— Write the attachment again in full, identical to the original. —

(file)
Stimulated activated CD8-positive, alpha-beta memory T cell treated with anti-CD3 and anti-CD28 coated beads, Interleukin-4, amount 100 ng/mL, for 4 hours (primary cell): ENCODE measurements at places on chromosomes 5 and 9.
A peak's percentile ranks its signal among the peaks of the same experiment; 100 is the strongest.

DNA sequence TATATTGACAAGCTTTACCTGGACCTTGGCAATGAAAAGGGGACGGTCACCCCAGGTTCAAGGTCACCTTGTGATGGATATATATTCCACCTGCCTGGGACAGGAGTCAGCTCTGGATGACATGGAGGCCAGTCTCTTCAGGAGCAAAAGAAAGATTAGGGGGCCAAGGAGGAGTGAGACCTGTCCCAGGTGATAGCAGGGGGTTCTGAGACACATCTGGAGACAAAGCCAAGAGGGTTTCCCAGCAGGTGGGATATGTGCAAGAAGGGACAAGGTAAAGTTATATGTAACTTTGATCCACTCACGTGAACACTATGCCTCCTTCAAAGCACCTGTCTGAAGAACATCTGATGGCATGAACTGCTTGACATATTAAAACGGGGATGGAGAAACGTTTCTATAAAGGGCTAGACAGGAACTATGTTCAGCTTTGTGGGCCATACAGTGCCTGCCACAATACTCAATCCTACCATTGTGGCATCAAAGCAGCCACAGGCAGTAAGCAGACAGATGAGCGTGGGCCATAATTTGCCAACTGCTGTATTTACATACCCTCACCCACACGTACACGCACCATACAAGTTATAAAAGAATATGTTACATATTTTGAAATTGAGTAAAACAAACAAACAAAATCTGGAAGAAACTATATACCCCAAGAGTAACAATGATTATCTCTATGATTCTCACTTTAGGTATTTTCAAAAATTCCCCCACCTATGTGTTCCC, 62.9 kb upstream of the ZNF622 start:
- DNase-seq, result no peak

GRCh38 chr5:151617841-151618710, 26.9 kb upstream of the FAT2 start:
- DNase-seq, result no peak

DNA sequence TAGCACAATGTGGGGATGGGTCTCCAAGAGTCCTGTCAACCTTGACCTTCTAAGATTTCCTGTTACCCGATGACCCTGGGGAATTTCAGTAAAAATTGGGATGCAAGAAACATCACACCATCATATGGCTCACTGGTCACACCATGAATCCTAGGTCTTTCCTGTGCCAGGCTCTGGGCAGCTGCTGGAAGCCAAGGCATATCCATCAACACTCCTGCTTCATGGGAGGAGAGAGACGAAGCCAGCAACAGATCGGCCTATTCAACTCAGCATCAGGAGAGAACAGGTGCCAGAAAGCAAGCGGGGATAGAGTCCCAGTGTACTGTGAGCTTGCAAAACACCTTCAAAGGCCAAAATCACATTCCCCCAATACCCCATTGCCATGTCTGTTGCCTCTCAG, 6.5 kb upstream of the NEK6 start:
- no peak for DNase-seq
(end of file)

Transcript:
Stimulated activated CD8-positive, alpha-beta memory T cell treated with anti-CD3 and anti-CD28 coated beads, Interleukin-4, amount 100 ng/mL, for 4 hours (primary cell): ENCODE measurements at places on chromosomes 5 and 9.
A peak's percentile ranks its signal among the peaks of the same experiment; 100 is the strongest.

DNA sequence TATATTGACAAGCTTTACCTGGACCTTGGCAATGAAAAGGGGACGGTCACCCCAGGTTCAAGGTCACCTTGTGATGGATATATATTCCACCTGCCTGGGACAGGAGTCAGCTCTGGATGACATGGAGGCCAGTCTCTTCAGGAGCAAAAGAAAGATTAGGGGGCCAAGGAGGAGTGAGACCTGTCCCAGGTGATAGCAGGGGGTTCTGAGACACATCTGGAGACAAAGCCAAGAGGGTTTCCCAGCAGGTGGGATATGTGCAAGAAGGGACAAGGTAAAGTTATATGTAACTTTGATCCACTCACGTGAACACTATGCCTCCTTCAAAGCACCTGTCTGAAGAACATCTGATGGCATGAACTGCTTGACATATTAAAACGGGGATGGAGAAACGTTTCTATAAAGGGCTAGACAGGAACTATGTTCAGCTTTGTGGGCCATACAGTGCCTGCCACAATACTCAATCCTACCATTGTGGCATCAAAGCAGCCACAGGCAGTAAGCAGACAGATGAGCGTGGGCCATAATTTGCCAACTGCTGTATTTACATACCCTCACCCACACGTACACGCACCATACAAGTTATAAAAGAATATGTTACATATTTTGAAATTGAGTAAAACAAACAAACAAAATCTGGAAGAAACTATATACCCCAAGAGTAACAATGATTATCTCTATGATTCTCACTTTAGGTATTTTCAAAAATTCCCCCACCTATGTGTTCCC, 62.9 kb upstream of the ZNF622 start:
- DNase-seq, result no peak

GRCh38 chr5:151617841-151618710, 26.9 kb upstream of the FAT2 start:
- DNase-seq, result no peak

DNA sequence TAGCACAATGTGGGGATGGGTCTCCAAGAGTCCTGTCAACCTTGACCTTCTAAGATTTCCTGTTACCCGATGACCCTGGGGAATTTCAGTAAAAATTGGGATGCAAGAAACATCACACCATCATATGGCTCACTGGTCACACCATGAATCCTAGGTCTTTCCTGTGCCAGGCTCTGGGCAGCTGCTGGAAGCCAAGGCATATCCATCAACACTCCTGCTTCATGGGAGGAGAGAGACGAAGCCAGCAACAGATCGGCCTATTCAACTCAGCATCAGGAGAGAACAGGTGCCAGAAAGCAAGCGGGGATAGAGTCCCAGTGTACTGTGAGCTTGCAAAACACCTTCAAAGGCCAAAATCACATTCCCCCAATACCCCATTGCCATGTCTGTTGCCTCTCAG, 6.5 kb upstream of the NEK6 start:
- no peak for DNase-seq